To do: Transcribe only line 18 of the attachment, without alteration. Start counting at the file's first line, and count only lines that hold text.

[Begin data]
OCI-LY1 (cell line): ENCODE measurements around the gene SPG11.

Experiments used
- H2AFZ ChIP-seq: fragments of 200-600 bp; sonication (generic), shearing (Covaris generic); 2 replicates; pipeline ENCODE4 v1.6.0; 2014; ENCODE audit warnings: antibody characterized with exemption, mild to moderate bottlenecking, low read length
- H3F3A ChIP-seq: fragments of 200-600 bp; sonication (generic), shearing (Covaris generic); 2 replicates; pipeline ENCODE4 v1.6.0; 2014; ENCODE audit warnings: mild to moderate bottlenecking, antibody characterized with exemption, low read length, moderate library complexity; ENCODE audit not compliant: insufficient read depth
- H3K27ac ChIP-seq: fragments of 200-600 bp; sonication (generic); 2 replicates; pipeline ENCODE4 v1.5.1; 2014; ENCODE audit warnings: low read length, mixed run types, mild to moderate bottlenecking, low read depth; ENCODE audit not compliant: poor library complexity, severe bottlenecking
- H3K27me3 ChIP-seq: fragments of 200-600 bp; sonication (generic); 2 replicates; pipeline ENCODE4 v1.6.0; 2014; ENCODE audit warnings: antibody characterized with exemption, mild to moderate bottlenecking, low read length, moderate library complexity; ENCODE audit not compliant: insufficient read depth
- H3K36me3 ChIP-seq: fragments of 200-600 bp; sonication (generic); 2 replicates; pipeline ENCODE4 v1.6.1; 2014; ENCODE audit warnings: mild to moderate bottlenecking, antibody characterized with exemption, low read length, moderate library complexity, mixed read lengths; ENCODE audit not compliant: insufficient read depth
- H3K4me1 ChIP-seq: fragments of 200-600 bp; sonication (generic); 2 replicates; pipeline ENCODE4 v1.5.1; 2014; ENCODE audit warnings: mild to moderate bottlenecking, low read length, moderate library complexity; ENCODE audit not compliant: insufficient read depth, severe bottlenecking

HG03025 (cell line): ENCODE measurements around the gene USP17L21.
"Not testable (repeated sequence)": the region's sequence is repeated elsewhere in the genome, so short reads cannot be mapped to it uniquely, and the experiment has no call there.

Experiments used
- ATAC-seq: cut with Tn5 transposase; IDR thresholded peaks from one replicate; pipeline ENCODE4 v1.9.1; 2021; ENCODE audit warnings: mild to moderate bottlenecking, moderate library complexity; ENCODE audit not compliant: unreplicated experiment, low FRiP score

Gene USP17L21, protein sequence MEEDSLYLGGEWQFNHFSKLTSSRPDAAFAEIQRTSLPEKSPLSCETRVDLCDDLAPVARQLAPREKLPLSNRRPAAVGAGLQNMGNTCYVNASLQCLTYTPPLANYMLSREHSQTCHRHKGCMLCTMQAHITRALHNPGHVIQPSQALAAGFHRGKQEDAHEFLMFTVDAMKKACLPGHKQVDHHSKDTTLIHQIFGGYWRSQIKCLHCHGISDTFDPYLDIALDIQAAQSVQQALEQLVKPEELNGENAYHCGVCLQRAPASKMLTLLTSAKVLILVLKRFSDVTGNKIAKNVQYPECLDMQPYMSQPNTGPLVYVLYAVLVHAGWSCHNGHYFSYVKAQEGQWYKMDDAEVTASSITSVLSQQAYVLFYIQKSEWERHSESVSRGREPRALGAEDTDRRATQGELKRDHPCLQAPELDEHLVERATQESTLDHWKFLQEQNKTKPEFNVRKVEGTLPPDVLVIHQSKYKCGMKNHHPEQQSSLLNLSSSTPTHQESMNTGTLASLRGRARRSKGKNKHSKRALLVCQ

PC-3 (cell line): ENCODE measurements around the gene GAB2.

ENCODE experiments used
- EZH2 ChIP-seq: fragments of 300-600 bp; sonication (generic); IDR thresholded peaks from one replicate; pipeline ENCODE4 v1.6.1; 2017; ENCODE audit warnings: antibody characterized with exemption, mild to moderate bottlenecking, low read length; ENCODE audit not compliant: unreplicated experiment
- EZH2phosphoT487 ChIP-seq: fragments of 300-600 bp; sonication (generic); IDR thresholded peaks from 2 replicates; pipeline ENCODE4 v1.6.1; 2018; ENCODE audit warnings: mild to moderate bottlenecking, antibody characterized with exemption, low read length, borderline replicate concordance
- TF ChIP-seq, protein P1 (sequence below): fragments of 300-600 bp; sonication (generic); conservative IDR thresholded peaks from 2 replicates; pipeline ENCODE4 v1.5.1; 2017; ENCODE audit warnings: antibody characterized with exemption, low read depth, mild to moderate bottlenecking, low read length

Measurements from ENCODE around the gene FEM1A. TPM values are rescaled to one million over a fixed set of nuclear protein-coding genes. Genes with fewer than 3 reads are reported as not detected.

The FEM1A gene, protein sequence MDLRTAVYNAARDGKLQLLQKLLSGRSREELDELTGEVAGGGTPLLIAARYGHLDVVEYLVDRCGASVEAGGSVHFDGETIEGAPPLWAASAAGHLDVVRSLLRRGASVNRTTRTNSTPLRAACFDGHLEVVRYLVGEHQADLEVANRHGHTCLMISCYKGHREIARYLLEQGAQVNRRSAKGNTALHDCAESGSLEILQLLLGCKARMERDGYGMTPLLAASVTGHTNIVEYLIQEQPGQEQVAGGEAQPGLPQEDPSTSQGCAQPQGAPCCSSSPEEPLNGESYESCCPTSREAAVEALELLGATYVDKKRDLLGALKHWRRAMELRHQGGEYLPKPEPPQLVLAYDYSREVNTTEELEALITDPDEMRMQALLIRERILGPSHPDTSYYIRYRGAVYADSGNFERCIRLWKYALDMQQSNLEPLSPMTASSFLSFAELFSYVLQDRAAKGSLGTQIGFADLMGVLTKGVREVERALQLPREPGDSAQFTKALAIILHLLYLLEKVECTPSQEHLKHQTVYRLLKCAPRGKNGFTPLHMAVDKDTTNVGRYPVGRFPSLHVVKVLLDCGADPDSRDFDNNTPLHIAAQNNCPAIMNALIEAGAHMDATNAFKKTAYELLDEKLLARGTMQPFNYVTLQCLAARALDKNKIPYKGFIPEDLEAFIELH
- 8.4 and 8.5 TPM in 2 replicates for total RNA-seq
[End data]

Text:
- TF ChIP-seq, protein P1 (sequence below): fragments of 300-600 bp; sonication (generic); conservative IDR thresholded peaks from 2 replicates; pipeline ENCODE4 v1.5.1; 2017; ENCODE audit warnings: antibody characterized with exemption, low read depth, mild to moderate bottlenecking, low read length